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“The Speckerman Recurrence” should not recur

I love, love, love Big Bang Theory.  I couldn’t have been happier to see Jim Parsons win the Emmy for lead actor in a comedy this year…again.  I want be friends with every single character on the show and am certain I’m meant to hang out with this cast.  That is why I am so upset that my first review of the show cannot be a glowing, gushing fan report.

“The Speckerman Recurrence”  starts with a good back and forth between Penny and Sheldon, which has become a staple of the show and is always enjoyable.  During this exchange, Leonard discovers a bully from his past, Jimmy Speckerman,  has connected with him via Facebook and now wants to get together.  Sheldon then goes through a catalog of embarrassing occurrences from Leonard’s past and we find he had an inordinate number of bullies to contend with growing up.  Leonard is unsure of whether or not he wants to meet up with Jimmy, but ultimately decides to go ahead so he can make Jimmy apologize for all the awful things he did when they were younger.  At this point in the show I had a small sense of foreboding, but had faith the writers would not allow it to become too cliched.  It was false hope, with the bully showing up, wanting only to have Leonard not only “go in on” an investment opportunity, but to get him to build the device for the investment opportunity.  After the guys leave the bar (Raj, Sheldon and Howard having only gone to see Leonard get beat up), Jimmy shows up at their door drunk and apologetic, he spends the night at the apartment with Leonard and Sheldon.  In the morning, quite predictably, Jimmy turns out to be a jerk and doesn’t remember apologizing for anything.  When he starts belittling Leonard, Leonard stands up to him and in the following scene we see he and Sheldon running down flights of stairs, fleeing from Jimmy but feeling vindicated.  I think the lesson here was meant to be that the bullies of the world will end up lesser than the nerds they pick on, but we never hear much about Jimmy’s life now, just that he alludes to Leonard doing better than him.  I would have liked to see Jimmy developed a little more since he was the central focus of the episode.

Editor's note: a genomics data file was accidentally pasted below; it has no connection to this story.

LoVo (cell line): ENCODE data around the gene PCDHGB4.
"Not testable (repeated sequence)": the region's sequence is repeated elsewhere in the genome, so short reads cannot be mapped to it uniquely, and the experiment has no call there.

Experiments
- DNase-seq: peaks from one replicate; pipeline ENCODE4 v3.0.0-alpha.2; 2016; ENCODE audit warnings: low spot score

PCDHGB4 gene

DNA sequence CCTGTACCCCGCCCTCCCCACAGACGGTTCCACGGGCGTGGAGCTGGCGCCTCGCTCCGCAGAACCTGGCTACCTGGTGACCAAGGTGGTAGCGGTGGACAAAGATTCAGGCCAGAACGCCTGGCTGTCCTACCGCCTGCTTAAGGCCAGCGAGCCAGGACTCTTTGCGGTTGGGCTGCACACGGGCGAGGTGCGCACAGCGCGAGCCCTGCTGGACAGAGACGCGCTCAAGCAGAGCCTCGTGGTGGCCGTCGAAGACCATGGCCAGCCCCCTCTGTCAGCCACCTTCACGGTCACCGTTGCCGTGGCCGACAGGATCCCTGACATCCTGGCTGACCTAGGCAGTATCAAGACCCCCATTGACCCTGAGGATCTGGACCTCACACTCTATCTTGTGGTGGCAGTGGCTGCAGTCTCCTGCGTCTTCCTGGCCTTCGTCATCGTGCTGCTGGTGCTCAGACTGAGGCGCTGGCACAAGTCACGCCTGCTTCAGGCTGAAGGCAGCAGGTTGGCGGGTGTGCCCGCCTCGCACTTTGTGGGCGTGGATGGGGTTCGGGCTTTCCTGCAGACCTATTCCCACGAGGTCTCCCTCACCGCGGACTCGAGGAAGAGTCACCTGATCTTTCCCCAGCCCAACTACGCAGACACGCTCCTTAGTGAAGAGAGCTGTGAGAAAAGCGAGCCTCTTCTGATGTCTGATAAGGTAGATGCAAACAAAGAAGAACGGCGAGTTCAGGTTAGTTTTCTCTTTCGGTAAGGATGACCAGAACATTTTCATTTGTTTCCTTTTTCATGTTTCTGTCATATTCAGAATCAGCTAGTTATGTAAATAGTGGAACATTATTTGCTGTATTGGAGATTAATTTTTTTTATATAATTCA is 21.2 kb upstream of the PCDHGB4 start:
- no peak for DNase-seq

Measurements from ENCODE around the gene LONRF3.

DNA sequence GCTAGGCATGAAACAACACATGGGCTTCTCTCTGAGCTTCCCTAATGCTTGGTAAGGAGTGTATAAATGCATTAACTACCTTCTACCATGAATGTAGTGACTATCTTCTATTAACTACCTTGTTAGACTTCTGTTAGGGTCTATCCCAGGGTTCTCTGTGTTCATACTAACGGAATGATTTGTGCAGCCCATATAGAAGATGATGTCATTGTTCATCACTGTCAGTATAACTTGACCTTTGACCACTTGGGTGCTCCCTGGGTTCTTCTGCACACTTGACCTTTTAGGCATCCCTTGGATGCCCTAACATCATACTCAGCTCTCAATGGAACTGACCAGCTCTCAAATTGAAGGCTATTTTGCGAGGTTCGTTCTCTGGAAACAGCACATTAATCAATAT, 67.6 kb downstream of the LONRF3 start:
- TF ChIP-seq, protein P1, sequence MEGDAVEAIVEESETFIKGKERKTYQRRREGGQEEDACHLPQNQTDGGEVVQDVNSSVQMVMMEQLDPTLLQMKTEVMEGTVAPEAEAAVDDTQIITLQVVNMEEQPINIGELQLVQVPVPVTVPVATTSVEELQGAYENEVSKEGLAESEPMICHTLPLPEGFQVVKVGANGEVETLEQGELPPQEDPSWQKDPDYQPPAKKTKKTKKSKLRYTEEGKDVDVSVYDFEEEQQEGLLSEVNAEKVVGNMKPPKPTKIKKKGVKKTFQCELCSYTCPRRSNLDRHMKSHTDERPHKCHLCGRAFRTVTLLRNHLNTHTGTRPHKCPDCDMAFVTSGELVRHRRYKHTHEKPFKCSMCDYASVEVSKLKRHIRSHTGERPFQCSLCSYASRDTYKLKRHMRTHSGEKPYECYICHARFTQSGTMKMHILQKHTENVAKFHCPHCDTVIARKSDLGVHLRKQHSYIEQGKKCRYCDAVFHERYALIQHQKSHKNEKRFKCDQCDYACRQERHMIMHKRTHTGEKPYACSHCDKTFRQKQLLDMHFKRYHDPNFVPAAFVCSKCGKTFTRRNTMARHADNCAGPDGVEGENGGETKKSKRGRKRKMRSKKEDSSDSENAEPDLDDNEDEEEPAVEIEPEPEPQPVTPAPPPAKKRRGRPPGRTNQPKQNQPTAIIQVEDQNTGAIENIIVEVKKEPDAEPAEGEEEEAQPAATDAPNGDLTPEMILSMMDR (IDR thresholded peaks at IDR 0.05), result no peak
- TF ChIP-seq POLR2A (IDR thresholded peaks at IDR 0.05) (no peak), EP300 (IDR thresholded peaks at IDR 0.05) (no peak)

Then there are the girls.  Penny, Burnadette and Amy Farrah Fowler all gather in Penny’s room to talk about Leonard’s bully problem.  Amy and Burnadette both discuss their own experiences with bullying growing up, while not surprisingly, Penny can’t recall any bullies when she went to school.  She then goes on to tell a story about a “great joke” they played once on a girl in a corn field that reveals Penny herself was a bully.  When Penny attempts to call and apologize to everyone she was cruel to, no one accepts the gesture.  Possibly because they can hear in her voice how little she seems to mean it.  I was surprised that Penny wasn’t more distraught by her realization.  The Penny we know is generally kind, a bit snarky, but not someone who is presented as amoral.   Her lack of interest in trying to do a good deed to make up for things done in the past is a little disappointing as well and made me dislike the character a bit.  In the end, Penny even manages to make Burnadette’s suggestion to donate her clothes self serving.   It all just seemed like a missed opportunity to delve into Penny’s past or redeem her after her bad behavior.  That being said, I do love the addition of Burnadette and Amy in  more permanant roles and think it is a clever addition to the cast in order to add some depth and intelligence for the female viewer and to give Penny someone to play off of in a way she can’t with the male characters.  Amy Farrah Fowler’s thinly veiled crush on Penny lends itself to many a comedic moment and I thoroughly enjoy her character. It’s so much fun to see actors from my childhood, like Mayim Bialik, coming back to television.

The shining moments in this episode go to Sheldon and Burnadette.  Sheldon standing up for Leonard when he mistakes Jimmy’s praise of Leonard as sarcasm is unexpected and though misguided, pretty sweet.  He also doled out a very well-timed joke about killing Jimmy in his sleep when he shows up to the apartment drunk, as vindication for all the bullies who have ever tormented any of them.  Burnadette’s time to shine came at the end of the episode when leaving the donation center, but then turning back to steal some boots that were donated she shouts, “It’s okay, I serve soup to poor people”, it was a moment very reminiscient of a Seinfeld sketch.   Other than that this was a lackluster episode.  Not bad, just not up to the intelligent, comedic standards I am accustomed to the show being capable of.  There were much fewer “laugh out loud” moments than I have come to expect from the show.


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The Author

Cat Edison

Cat Edison

Cat is an Austinite once removed with an affinity for film, TV, comics, graphic novels, and really anything she can read or watch. She gets emotionally invested in movie, television and literary characters, to an unhealthy degree. Cat has always had a passion for writing and there is little she loves more. Hopeful cynic and funny lady.